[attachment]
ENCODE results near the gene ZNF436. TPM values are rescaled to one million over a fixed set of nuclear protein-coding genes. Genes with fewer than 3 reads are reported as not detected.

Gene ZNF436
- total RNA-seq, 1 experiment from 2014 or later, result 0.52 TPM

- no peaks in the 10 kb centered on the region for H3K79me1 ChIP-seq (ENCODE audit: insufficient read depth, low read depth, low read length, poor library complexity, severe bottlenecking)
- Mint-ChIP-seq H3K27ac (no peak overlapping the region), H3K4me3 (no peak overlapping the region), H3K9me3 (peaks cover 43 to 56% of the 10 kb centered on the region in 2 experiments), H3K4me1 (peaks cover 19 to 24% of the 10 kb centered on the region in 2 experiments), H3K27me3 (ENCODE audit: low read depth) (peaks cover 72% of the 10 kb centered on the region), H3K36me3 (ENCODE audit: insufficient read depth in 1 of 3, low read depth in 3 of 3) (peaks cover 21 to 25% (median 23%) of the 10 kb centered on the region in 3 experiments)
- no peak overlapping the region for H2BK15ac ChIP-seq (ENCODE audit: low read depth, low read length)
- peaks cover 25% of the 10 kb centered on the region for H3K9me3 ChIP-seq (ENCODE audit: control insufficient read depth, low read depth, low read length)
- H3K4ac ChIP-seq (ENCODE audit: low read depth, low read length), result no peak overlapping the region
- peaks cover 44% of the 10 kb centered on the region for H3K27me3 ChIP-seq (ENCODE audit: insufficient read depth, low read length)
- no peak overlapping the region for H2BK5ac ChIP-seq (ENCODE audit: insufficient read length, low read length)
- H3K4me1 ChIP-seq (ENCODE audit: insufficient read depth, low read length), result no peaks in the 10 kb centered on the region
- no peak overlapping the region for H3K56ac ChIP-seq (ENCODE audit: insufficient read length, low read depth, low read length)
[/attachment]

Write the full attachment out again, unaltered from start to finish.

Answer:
ENCODE results near the gene ZNF436. TPM values are rescaled to one million over a fixed set of nuclear protein-coding genes. Genes with fewer than 3 reads are reported as not detected.

Gene ZNF436
- total RNA-seq, 1 experiment from 2014 or later, result 0.52 TPM

- no peaks in the 10 kb centered on the region for H3K79me1 ChIP-seq (ENCODE audit: insufficient read depth, low read depth, low read length, poor library complexity, severe bottlenecking)
- Mint-ChIP-seq H3K27ac (no peak overlapping the region), H3K4me3 (no peak overlapping the region), H3K9me3 (peaks cover 43 to 56% of the 10 kb centered on the region in 2 experiments), H3K4me1 (peaks cover 19 to 24% of the 10 kb centered on the region in 2 experiments), H3K27me3 (ENCODE audit: low read depth) (peaks cover 72% of the 10 kb centered on the region), H3K36me3 (ENCODE audit: insufficient read depth in 1 of 3, low read depth in 3 of 3) (peaks cover 21 to 25% (median 23%) of the 10 kb centered on the region in 3 experiments)
- no peak overlapping the region for H2BK15ac ChIP-seq (ENCODE audit: low read depth, low read length)
- peaks cover 25% of the 10 kb centered on the region for H3K9me3 ChIP-seq (ENCODE audit: control insufficient read depth, low read depth, low read length)
- H3K4ac ChIP-seq (ENCODE audit: low read depth, low read length), result no peak overlapping the region
- peaks cover 44% of the 10 kb centered on the region for H3K27me3 ChIP-seq (ENCODE audit: insufficient read depth, low read length)
- no peak overlapping the region for H2BK5ac ChIP-seq (ENCODE audit: insufficient read length, low read length)
- H3K4me1 ChIP-seq (ENCODE audit: insufficient read depth, low read length), result no peaks in the 10 kb centered on the region
- no peak overlapping the region for H3K56ac ChIP-seq (ENCODE audit: insufficient read length, low read depth, low read length)